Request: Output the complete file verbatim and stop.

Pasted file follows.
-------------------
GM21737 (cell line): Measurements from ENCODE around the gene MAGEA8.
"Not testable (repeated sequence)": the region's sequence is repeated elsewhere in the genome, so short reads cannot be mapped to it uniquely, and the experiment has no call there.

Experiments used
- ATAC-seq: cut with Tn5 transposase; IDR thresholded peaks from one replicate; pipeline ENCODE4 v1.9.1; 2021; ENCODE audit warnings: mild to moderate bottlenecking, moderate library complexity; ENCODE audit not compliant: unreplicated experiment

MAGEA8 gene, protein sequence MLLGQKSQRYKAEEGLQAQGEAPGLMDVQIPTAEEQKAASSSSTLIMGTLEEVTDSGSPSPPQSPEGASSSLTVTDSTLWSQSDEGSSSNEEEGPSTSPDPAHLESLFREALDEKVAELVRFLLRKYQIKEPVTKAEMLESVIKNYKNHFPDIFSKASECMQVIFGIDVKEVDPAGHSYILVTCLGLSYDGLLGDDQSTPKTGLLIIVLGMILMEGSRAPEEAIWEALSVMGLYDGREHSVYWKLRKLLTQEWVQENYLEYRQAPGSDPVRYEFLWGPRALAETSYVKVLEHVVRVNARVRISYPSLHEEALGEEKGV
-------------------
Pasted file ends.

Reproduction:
GM21737 (cell line): Measurements from ENCODE around the gene MAGEA8.
"Not testable (repeated sequence)": the region's sequence is repeated elsewhere in the genome, so short reads cannot be mapped to it uniquely, and the experiment has no call there.

Experiments used
- ATAC-seq: cut with Tn5 transposase; IDR thresholded peaks from one replicate; pipeline ENCODE4 v1.9.1; 2021; ENCODE audit warnings: mild to moderate bottlenecking, moderate library complexity; ENCODE audit not compliant: unreplicated experiment

MAGEA8 gene, protein sequence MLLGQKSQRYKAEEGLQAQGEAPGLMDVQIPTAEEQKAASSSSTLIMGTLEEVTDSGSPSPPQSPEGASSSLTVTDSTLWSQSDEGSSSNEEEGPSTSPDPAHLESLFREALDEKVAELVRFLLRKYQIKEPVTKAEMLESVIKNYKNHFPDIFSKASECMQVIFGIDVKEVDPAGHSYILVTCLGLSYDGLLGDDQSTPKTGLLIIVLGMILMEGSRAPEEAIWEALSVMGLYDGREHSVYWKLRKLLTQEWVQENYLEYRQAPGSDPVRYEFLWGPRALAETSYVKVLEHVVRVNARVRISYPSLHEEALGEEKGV